How Obesity Affects Fertility
Not positively, we'll tell you that!
19 July 2017
Obesity is linked to several health problems, including diabetes, cardiovascular diseases, hypertension, and infertility. In the recent years, the link between lifestyle, weight, nutrition, and fertility has gained more public exposure.
For a woman, the decision to finally conceive is fraught with a lot of doubts and questions regarding her health and well-being. A smooth, hassle free pregnancy is only possible once pre-existing health concerns are addressed prior to conception. The presence of a chronic lifestyle condition can prove to be a major roadblock in the path to having an ailment free pregnancy. One such lifestyle condition that can affect the health of the mother and her baby during the period of pregnancy, is obesity.
Clinically, obesity is a condition wherein an individual amasses so much body fat that it starts to affect their health and well-being adversely. Obesity can be measured in two ways. The first and more direct way is to measure a person’s body weight. If their body weight is 20% higher than what it should have been based on their height and age, they are considered to be obese. The other way that obesity is measured is by calculating a person’s body mass index or BMI. BMI is a statistical measurement that is derived using a person’s height and weight.
If an individual’s BMI falls between 25 and 29.9, they are considered overweight and if the person’s BMI is 30 or more, they are considered clinically obese. There are a number of factors that contribute to the weight gain that eventually manifests itself as obesity, with most of them being lifestyle factors such as the consumption of too many calories, lack of any physical activity, hormonal imbalance and smoking.
Unfortunately for many women who are looking to get pregnant, the effects of obesity on fertility are not discussed enough. Thus, due to a lack of knowledge and insight, many women end up conceiving despite having high body weight, and this in turn adversely affects their health and the health of their baby during the pregnancy. On the other hand, there are also numerous women whose fertility gets compromised either directly or indirectly due to the underlying condition of obesity.
Obesity can affect fertility by causing hormonal imbalances and problems in ovulation, particularly for obese women having their first baby. Obesity is also associated with polycystic ovarian syndrome (PCOS), a common cause of infertility. Polycystic Ovarian Syndrome is a hormonal imbalance that affects a woman’s fertility, physical appearance, menstrual cycle etc. The ovaries are hampered because of the increased level of male hormones in the female body causing the ovaries to function differently. Insulin and other hormones are also produced in higher levels in the female body causing a number of other dysfunctions.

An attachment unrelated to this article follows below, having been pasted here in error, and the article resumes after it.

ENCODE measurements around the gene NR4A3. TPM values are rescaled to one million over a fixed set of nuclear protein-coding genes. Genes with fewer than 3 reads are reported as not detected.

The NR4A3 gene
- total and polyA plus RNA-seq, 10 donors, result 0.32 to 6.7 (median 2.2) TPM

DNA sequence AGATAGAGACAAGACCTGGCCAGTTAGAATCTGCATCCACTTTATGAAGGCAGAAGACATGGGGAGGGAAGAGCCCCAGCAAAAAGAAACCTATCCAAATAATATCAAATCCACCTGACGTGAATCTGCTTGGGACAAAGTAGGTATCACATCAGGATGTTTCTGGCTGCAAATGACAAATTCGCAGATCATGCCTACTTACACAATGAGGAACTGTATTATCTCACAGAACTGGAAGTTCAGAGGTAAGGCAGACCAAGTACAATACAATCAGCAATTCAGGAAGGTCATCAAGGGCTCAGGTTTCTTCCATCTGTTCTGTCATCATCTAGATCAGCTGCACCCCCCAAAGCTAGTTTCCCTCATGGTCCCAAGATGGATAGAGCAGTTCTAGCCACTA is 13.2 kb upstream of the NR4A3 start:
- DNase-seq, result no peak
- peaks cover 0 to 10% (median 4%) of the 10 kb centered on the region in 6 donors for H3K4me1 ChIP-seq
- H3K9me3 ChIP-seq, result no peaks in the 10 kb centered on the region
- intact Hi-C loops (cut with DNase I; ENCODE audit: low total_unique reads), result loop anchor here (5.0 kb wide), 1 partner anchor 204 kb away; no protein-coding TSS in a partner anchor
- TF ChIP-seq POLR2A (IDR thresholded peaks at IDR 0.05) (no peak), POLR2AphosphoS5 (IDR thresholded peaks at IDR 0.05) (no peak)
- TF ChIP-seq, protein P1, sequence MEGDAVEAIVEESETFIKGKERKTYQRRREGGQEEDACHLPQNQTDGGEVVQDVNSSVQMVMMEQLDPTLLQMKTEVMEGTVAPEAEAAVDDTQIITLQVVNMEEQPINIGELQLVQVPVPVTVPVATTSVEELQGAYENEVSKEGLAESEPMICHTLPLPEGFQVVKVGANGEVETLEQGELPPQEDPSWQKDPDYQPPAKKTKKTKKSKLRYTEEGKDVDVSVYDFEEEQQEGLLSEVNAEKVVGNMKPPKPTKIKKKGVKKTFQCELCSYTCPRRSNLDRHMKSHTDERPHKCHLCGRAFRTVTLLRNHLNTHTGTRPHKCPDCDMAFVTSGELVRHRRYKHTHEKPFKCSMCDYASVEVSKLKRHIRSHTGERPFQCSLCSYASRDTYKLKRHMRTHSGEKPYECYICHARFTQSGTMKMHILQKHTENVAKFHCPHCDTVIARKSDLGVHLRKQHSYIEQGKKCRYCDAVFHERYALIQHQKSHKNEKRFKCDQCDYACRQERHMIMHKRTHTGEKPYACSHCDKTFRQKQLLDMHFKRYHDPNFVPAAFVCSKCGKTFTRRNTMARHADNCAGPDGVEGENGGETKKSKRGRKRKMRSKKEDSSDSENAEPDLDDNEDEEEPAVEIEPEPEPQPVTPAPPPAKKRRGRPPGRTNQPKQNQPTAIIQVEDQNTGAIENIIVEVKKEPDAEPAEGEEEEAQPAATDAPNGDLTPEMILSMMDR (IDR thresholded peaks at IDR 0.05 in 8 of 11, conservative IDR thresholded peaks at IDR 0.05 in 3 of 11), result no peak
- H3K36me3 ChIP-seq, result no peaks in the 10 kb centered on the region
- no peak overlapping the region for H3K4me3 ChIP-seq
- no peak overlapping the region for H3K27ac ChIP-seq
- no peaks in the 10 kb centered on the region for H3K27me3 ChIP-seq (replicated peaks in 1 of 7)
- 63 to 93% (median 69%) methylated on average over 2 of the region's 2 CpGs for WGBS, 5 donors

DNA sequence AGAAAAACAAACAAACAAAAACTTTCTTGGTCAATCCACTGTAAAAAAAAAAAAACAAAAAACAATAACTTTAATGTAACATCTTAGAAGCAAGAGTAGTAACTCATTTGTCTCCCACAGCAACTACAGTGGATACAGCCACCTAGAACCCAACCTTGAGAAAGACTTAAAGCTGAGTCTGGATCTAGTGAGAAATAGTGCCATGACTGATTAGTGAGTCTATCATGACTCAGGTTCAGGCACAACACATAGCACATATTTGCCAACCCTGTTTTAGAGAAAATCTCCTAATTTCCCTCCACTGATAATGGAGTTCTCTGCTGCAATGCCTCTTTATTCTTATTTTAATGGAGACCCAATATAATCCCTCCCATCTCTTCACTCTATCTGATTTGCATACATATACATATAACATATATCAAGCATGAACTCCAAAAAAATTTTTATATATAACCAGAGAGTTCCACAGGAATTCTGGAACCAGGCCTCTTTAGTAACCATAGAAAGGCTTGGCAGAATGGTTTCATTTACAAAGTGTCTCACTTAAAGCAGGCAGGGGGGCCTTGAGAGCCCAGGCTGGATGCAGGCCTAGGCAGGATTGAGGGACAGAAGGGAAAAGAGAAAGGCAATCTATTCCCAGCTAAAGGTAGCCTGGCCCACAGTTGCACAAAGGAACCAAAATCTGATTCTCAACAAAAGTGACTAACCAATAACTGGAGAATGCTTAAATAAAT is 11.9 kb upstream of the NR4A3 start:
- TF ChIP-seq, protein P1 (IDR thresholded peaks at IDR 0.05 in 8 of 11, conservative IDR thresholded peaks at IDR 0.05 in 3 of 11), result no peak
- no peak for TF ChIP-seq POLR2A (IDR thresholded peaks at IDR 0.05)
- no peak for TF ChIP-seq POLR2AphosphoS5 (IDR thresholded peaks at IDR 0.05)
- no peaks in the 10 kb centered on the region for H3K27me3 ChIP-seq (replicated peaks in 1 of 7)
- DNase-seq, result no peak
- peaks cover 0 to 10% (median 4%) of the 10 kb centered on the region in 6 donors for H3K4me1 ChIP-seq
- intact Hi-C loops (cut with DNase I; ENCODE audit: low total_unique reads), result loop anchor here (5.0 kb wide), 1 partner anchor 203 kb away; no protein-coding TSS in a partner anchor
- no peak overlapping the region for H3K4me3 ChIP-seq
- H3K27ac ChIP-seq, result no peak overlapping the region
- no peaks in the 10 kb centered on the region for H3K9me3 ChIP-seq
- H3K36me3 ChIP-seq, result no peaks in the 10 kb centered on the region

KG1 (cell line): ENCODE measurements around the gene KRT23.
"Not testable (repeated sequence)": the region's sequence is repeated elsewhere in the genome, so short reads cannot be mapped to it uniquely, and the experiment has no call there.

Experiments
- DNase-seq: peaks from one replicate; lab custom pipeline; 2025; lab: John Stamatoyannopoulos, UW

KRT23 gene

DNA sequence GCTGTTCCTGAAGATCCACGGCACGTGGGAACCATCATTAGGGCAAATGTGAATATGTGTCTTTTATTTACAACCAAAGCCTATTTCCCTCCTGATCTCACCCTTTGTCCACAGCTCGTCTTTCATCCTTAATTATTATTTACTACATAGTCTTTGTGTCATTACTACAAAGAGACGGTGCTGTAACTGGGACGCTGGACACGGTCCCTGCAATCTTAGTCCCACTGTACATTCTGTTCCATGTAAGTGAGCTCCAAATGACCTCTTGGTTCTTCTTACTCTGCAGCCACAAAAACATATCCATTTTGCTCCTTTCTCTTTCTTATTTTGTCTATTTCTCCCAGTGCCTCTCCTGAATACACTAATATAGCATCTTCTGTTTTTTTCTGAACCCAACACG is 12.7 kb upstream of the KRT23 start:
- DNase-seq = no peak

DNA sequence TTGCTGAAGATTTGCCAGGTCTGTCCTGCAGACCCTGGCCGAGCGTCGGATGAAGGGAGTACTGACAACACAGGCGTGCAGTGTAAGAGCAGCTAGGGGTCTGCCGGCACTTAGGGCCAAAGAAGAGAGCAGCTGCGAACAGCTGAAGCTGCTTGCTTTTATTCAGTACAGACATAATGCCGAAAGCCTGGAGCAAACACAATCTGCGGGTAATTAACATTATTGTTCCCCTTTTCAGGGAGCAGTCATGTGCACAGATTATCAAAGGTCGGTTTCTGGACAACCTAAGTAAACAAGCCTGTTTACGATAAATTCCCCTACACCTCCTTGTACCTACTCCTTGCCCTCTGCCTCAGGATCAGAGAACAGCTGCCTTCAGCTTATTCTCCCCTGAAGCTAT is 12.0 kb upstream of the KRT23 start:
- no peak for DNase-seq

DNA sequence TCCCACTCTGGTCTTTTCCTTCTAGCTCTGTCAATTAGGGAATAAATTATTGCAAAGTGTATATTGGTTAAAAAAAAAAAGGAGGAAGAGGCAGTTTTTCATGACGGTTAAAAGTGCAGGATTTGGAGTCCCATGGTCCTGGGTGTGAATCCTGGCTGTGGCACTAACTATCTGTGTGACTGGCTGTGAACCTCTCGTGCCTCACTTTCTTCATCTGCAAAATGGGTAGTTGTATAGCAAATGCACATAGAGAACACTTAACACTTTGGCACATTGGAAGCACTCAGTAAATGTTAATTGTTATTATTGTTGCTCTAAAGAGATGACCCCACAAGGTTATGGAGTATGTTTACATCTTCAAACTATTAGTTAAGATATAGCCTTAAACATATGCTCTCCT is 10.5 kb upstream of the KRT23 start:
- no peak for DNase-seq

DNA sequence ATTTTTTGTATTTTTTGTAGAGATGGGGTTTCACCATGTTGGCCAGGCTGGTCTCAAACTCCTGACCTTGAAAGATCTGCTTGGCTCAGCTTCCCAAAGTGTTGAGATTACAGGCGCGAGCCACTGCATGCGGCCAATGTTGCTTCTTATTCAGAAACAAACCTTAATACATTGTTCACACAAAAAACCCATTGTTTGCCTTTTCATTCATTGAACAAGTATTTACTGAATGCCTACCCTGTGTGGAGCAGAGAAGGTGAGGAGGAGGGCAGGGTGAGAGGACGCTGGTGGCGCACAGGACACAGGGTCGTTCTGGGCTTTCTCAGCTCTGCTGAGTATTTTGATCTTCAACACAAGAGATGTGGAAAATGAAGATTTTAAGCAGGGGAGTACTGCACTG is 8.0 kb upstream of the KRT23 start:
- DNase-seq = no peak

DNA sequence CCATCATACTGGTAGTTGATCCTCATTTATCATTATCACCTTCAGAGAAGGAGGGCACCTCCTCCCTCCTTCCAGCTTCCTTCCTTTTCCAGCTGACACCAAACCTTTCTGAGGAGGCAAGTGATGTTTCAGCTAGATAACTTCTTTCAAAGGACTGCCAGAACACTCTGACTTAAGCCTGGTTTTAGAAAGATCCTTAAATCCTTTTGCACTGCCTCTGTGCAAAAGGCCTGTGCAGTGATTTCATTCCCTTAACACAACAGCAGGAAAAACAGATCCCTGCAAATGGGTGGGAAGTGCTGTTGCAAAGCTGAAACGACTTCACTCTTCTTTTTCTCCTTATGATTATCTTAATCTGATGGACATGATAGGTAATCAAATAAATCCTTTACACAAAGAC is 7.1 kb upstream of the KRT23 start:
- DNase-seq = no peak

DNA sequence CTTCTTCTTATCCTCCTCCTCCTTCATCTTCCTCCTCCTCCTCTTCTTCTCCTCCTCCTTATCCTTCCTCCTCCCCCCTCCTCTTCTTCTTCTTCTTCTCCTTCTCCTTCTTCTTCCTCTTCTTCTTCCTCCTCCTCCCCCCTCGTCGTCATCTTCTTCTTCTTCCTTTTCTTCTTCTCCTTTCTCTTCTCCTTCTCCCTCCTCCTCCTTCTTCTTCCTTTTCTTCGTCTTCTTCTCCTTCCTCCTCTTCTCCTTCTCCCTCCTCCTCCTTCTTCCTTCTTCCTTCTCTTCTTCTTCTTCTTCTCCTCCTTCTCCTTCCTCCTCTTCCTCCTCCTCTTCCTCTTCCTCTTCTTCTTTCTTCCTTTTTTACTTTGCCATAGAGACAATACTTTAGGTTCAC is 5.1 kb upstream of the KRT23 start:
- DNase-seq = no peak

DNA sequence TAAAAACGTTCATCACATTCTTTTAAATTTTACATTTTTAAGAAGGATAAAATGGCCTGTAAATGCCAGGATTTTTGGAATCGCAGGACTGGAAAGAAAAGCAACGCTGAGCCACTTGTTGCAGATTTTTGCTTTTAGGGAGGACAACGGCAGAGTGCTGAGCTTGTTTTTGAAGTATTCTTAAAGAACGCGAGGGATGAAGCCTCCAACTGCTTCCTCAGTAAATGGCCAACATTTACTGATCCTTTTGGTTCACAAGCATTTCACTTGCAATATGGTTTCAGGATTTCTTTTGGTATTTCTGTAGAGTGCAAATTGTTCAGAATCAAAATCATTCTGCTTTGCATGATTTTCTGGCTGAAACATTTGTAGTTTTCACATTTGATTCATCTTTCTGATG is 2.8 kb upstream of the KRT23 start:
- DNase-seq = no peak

Apart from affecting a woman’s fertility in the aforementioned ways, obesity can also have harmful effects on the health of a pregnant woman and the baby that she is carrying. Being obese during pregnancy can cause the following serious health issues for a woman and her baby:
Gestational diabetes is first diagnosed during pregnancy. This condition can increase the risk of having a cesarean delivery. Women who have had gestational diabetes also have a higher risk of having diabetes in the future, as do their children.
Preeclampsia is a high blood pressure disorder that can occur during pregnancy or after pregnancy. It is a serious illness that affects a woman’s entire body. The kidneys and liver may fail and preeclampsia can lead to seizures, a condition called eclampsia. And in severe cases, the baby may need to be delivered early.
Sleep apnea is a condition in which a person stops breathing for short periods during sleep. During pregnancy, sleep apnea not only can cause fatigue but also increases the risk of high blood pressure, preeclampsia, eclampsia, and heart and lung disorders.
Pregnancy loss— Obese women have an increased risk of pregnancy loss (miscarriage) compared with women of normal weight.
Birth defects— Babies born to obese women have an increased risk of having birth defects, such as heart defects and neural tube defects.
Macrosomia— in this condition, the baby is larger than normal. This can increase the risk of the baby being injured during birth. For example, the baby’s shoulder can become stuck during delivery. Macrosomia also increases the risk of cesarian delivery. Furthermore, Infants born with too much body fat have a greater chance of being obese later in life.
Preterm birth— Problems associated with a woman’s obesity, such as preeclampsia, may lead to a medically indicated preterm birth. This means that the baby is delivered early for a medical reason. Preterm babies are not as fully developed as babies who are born after 39 weeks of pregnancy. As a result, they have an increased risk of short-term and long-term health problems.
Despite the serious health risks that obesity can pose during and after a pregnancy, managing obesity is as straightforward as changing one’s lifestyle and habits. By understanding the root cause that has led to obesity, you can take necessary steps to tackle and neutralise it, prior to conceiving.
If it is a change in lifestyle that is necessary, reduction in the quantity and quality of the food you eat, as well as taking up a regular physical hobby can be extremely effective in helping you shed those pounds and bringing your weight down drastically.
If the condition is medical, then talk to your trusted physician about it and they could prescribe the medication that is necessary to treat your disorder and the obesity caused by it. Although weight gain is an inevitable effect of pregnancy, being obese prior to or after conceiving should be looked upon seriously and dealt with immediately.